Mr. McFeeley trebucheted the Castle’s satchel of mail across the moat and into the inner courtyard in the pre-dawn hours this morning. He’s been awfully standoffish ever since that unfortunate encounter with Mandarin’s pet manticore, Barry.
Correspondent Blue Sun writes:
First, let me thank the Gormogons for adding me to your blog roll. It always brings me joy to see that someone has found my humble site through yours. Second, I had a thought while at the movie theater last night that fits in somewhat with your article discussing the employer reading the employee’s text messages. It seems to me that in this age of electronic “connectyness,” we as a people are becoming more and more like sheep. Not only have we made it easy for higher-ups to read our thoughts and track our doings, but we seem to want it (what with the whole social networking thing and all). My brother summed it up nicely as we were discussing it by saying, “The easiest way to control someone is to make him want to be controlled.”
While you say that the government would require a warrant to search the man’s text messages, your story at least illustrates how easy it is to snoop on someone’s privacy.
Blue Sun is correct. Technology is in many ways a wonderful and liberating thing. However, most technology also has a dark side. We have a duty to examine both sides of the equation before using technology.
A simple example this technological balance is vaccination. Vaccines cure many diseases that used to kill hundreds of thousands, if not millions, of people each year. In the United States alone, smallpox, polio, measles, mumps, rubella, diptheria, etc. are all consigned to medical textbooks and history books. Vaccinations killed many as well. On the whole, society decided the small risk to the individual of vaccination was worth the overall benefit to society.
Modern communications technology (internet, cell phones, social networking) has undergone no such thorough analysis. To join this revolution is in many ways to give up some of your privacy. Many of us give no thought whatsoever to this infringement. Some of us have given it thought and determined that on balance the benefits of instant communication outweigh the negative impact on privacy.
But how many of us have thought about aggregation of our personal information in the hands of large corporations and the government? Google, Microsoft, you name it. If they can make money of your personal information, they’ll do it.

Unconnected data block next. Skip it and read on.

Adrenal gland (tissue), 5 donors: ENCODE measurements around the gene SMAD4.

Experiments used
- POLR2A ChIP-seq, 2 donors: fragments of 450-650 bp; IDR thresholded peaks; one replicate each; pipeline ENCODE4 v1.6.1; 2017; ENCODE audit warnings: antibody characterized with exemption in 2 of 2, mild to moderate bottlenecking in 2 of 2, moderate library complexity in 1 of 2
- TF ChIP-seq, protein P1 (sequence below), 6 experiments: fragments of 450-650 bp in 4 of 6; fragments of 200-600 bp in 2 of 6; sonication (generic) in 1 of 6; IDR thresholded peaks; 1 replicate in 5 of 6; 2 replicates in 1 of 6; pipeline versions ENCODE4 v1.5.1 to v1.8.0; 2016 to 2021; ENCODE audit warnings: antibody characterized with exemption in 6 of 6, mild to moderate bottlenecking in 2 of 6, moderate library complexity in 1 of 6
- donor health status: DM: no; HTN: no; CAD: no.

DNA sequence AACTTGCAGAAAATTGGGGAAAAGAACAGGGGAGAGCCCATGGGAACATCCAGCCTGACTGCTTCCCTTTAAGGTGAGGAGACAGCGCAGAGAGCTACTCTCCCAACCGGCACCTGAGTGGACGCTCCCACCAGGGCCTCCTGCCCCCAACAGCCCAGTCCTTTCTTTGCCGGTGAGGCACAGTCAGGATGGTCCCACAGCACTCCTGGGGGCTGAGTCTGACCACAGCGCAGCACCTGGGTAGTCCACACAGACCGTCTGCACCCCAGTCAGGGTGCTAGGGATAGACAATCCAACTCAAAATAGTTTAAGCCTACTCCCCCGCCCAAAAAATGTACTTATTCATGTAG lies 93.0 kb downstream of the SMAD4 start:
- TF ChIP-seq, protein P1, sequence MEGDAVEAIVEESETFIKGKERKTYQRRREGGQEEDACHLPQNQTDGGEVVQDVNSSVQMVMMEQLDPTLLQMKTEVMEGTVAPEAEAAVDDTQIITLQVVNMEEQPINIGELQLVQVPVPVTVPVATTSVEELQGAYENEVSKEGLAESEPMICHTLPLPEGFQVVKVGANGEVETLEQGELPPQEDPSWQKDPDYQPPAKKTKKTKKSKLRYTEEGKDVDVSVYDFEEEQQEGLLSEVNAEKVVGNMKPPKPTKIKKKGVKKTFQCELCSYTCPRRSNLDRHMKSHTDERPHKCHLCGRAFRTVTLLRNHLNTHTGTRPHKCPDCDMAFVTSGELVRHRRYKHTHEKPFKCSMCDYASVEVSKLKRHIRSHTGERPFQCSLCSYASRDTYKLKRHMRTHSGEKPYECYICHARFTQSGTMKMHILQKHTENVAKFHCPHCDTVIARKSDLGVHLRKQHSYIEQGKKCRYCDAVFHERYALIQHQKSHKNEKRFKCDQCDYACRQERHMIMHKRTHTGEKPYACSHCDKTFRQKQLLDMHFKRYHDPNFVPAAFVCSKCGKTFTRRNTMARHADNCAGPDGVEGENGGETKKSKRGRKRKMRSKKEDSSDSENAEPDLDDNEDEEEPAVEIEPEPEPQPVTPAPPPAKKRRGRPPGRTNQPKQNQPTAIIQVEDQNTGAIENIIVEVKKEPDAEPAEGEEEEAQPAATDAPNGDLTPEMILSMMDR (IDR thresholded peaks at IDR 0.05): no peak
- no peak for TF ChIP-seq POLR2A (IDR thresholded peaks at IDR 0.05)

How many of us have thought about the ability of our credit card companies to track out purchases, and, perhaps, sell that information to marketers?
How about EZ Pass? When will cash-strapped states decide to use such toll information to calculate average speed and mail you a ticket without ever having observed you speeding directly?
How creepy is it that your supermarket directly targets ads and coupons to you based on your purchases, as recorded through use of your shoppers club card?
‘Puter apologizes for getting tangential, but Blue Sun’s thoughts pushed ‘Puter down the road to considering the technological onslaught on our zone of privacy. It amazes ‘Puter how little thought people give to providing personal information to just about anyone. People no longer seem concerned about privacy.
This has given ‘Puter something to mull over as he recuperates.
Always right, unless he isn’t, the infallible Ghettoputer F. X. Gormogons claims to be an in-law of the Volgi, although no one really believes this.
’Puter carefully follows economic and financial trends, legal affairs, and serves as the Gormogons’ financial and legal advisor. He successfully defended us against a lawsuit from a liquor distributor worth hundreds of thousands of dollars in unpaid deliveries of bootleg shandies.
The Geep has an IQ so high it is untestable and attempts to measure it have resulted in dangerously unstable results as well as injuries to researchers. Coincidentally, he publishes intelligence tests as a side gig.
His sarcasm is so highly developed it borders on the psychic, and he is often able to insult a person even before meeting them. ’Puter enjoys hunting small game with 000 slugs and punt guns, correcting homilies in real time at Mass, and undermining unions. ’Puter likes to wear a hockey mask and carry an axe into public campgrounds, where he bursts into people’s tents and screams. As you might expect, he has been shot several times but remains completely undeterred.
He assures us that his obsessive fawning over news stories involving women teachers sleeping with young students is not Freudian in any way, although he admits something similar once happened to him. Uniquely, ’Puter is unable to speak, read, or write Russian, but he is able to sing it fluently.
Geep joined the order in the mid-1980s. He arrived at the Castle door with dozens of steamer trunks and an inarticulate hissing creature of astonishingly low intelligence he calls “Sleestak.” Ghettoputer appears to make his wishes known to Sleestak, although no one is sure whether this is the result of complex sign language, expert body posture reading, or simply beating Sleestak with a rubber mallet.
‘Puter suggests the Czar suck it.